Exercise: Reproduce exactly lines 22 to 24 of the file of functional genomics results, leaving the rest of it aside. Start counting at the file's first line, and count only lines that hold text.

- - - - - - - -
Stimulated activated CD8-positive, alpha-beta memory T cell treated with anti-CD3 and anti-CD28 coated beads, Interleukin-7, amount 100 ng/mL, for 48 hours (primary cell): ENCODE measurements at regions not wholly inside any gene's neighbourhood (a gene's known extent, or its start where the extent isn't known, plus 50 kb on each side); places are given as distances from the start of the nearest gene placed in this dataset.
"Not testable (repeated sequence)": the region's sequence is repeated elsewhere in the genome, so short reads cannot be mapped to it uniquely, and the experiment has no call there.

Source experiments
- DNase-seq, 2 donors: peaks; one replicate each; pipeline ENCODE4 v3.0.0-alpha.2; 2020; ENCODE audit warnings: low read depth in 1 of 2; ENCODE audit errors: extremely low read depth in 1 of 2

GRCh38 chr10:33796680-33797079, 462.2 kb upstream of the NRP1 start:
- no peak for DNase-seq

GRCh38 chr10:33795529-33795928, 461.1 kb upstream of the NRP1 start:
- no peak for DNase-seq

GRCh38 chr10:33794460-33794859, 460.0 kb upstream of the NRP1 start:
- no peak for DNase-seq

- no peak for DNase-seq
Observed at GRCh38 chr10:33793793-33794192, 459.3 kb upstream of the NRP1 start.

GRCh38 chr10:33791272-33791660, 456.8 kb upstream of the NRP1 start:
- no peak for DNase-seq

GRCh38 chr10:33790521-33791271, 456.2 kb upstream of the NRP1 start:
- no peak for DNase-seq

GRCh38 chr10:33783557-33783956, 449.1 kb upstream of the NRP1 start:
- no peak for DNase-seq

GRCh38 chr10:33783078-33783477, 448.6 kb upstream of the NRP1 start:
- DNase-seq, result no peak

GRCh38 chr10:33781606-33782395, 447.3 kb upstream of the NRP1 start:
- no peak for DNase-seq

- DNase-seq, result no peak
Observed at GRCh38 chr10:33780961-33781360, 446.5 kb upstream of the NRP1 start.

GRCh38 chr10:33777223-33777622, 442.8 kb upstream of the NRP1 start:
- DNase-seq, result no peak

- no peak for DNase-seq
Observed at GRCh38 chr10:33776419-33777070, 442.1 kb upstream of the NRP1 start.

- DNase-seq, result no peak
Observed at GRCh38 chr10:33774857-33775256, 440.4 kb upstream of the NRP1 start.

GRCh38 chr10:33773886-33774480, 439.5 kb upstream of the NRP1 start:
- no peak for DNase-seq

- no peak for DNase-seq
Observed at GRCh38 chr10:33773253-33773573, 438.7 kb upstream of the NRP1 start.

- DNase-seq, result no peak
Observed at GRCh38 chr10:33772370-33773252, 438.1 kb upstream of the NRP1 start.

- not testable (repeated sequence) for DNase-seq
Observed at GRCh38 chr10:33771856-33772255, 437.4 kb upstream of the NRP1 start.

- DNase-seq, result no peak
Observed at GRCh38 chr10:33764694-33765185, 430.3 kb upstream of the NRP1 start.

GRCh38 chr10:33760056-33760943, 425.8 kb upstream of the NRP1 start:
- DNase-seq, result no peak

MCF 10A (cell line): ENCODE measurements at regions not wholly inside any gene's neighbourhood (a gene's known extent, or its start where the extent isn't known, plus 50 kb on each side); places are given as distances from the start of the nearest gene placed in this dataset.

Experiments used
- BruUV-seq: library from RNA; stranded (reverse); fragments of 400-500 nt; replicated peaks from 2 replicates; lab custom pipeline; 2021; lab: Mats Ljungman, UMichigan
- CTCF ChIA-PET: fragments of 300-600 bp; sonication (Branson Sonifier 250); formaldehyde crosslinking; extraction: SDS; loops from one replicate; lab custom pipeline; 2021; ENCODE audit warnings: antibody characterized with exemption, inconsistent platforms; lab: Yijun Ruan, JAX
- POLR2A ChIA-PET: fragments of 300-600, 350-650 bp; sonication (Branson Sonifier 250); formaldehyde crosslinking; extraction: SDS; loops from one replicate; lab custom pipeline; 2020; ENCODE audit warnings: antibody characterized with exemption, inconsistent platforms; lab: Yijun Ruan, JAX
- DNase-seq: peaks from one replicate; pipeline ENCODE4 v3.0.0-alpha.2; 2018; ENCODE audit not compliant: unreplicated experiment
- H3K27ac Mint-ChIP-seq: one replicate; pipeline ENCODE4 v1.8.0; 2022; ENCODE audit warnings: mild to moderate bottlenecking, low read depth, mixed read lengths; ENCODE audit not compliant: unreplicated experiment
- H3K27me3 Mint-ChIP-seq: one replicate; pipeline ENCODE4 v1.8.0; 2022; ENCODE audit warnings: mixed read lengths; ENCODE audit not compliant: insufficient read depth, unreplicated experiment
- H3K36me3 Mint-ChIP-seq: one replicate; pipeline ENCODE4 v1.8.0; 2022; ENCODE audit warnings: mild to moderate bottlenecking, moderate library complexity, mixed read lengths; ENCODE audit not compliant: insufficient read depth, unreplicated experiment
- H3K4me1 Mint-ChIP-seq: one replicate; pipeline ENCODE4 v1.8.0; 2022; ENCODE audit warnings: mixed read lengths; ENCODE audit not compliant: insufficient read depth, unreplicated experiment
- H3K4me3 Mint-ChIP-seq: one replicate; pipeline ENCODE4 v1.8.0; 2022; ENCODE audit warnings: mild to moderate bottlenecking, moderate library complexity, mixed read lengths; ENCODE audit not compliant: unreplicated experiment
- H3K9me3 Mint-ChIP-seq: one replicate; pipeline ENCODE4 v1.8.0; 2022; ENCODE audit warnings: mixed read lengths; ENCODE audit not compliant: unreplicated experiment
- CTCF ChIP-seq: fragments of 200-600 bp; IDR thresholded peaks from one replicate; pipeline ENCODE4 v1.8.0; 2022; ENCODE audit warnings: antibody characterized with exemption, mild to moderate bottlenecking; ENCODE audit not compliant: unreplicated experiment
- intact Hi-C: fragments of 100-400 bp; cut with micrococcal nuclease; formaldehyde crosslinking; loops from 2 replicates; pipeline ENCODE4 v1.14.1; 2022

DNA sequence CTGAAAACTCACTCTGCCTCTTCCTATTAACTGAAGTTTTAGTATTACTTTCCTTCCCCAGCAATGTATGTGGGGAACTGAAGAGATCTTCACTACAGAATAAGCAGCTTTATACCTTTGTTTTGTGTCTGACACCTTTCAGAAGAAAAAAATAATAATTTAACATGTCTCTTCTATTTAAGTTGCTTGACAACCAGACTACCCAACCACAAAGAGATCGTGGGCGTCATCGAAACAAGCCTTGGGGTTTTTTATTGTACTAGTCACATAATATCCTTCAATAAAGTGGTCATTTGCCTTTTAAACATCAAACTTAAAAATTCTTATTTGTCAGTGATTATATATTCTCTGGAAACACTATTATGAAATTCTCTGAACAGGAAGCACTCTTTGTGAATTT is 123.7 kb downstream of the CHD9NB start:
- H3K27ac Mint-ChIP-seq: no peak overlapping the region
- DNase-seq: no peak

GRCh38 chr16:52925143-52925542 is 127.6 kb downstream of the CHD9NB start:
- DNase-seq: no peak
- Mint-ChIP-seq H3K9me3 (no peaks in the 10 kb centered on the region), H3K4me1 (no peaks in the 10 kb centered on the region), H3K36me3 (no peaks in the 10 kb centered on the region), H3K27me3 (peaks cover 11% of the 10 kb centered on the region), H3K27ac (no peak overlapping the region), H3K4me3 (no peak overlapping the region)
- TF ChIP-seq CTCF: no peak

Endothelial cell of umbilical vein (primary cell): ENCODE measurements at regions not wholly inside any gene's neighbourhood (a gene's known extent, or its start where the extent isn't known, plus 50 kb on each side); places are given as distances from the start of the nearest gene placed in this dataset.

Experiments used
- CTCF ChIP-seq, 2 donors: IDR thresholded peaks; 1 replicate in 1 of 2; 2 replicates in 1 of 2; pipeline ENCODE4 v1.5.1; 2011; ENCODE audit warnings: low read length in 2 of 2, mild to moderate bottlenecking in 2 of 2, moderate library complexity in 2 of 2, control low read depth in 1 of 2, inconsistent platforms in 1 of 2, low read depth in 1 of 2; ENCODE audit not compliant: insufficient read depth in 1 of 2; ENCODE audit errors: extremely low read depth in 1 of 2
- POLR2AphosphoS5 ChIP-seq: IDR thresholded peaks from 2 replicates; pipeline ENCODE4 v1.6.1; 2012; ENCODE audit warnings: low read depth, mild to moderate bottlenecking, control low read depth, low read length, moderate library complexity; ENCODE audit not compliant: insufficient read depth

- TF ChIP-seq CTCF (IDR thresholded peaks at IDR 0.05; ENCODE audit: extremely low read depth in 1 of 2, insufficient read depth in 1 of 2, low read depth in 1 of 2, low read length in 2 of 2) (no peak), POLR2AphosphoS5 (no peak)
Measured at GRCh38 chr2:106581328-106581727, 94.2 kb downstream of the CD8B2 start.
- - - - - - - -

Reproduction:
- no peak for DNase-seq

- DNase-seq, result no peak
Observed at GRCh38 chr10:33780961-33781360, 446.5 kb upstream of the NRP1 start.